The final phase of the America Invents Act (“AIA”) was implemented on March 16, 2013, and marked the end of the transition from the old first inventor to invent system to the new first inventor to file system. This monumental change has far reaching implications concerning the role of public disclosure, and may require future patent applicants to shift their overall patenting strategies.
Under the pre-AIA’s first to invent system, the critical date for determining what constituted prior art was the date of conception of the invention. The inventor could rely on the date of conception of the invention to antedate intervening prior art by “swearing back” to the conception date. Additionally, inventors had a 12 month grace period exception before they filed their patent applications, where they could publically disclose their invention, without the disclosure becoming prior art against themselves.
Under the AIA, an inventor is entitled to a patent unless the claimed invention is already patented, described in a printed publication, or in public use, on sale, or otherwise available to the public before the effective filing date. The critical date for applicants has now become the effective filing date, not the date of conception. The effective filing date is the date on which a patent application is filed. A public disclosure before the effective filing date becomes prior art against the applicant’s invention, unless subject to an exception, regardless of when the applicant conceived of the invention.
However, similar to the old system, the AIA also provides a 12 month grace period exception, whereby inventors can publically disclose their inventions and still be permitted to file patent applications. Provided the inventor’s disclosure was made within the grace period, it will not be counted as prior art against the inventor. However, the inventor’s disclosure can serve as prior art against other inventors applying for a related patent. Importantly, the grace period exception only applies to disclosures made by the inventor, or disclosures by another who obtained the subject matter from the inventor. The grace period exception does not apply to disclosures made by independent third parties. Disclosures by independent third parties made prior to the effective filing date will still count as prior art against the inventor.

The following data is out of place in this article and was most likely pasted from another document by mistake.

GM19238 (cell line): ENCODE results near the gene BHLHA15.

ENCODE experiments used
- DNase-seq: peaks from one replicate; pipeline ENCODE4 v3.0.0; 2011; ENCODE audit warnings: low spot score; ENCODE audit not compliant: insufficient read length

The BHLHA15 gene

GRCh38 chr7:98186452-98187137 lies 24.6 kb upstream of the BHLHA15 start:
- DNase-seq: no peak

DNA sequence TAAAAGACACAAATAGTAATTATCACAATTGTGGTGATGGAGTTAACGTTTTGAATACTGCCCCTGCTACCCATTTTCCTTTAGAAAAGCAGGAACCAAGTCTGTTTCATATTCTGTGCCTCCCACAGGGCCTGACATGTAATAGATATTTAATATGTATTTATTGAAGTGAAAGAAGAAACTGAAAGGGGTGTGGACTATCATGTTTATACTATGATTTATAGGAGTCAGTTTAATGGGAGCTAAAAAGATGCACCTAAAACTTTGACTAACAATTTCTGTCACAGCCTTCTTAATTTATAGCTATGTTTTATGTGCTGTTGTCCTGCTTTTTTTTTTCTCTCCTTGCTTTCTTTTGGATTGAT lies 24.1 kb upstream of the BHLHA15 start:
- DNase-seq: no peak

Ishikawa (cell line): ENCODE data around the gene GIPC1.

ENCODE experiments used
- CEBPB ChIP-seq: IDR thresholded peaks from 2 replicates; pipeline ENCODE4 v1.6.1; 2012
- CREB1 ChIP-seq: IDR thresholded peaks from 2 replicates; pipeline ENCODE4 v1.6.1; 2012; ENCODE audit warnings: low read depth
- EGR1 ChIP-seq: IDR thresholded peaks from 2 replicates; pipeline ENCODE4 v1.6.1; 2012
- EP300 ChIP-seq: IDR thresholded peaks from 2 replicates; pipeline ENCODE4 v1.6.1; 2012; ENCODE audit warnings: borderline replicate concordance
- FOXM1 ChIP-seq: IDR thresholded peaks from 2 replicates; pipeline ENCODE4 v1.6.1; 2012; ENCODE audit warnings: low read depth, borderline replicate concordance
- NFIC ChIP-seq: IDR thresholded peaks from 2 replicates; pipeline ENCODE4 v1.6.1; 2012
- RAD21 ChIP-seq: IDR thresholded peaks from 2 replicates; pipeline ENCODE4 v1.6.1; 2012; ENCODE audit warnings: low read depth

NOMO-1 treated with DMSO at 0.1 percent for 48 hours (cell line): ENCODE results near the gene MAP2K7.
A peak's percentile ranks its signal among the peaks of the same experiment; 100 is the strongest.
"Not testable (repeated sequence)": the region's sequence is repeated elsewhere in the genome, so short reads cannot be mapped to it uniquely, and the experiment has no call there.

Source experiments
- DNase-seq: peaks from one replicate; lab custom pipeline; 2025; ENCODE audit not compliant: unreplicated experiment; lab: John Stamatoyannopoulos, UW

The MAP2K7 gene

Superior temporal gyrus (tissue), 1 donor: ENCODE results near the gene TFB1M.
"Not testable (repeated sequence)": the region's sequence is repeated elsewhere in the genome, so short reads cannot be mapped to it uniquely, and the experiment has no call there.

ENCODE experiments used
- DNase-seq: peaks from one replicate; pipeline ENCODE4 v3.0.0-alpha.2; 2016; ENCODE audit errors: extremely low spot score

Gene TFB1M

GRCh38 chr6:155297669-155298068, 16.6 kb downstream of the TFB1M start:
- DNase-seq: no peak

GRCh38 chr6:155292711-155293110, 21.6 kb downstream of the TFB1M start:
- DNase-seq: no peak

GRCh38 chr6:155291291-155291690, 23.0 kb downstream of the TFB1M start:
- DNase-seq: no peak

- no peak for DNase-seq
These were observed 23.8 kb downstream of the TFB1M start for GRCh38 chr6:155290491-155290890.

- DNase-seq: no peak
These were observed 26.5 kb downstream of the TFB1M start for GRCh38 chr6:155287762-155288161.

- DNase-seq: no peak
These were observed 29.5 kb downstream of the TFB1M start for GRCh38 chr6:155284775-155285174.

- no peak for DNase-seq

The rules for what constitutes a patented or printed publication have remained the same. Under both the old and new systems, any patent or printed publication anywhere in the world can serve as prior art. However, public use and on sale definitions have greatly expanded. Under the old system, public use and on sale could only serve as prior art if they occurred in the US. Under the AIA, the definition has been expanded to include anywhere in the world. Additionally, prior art has been expanded to include any disclosures otherwise available to the public, encompassing any form of public disclosure.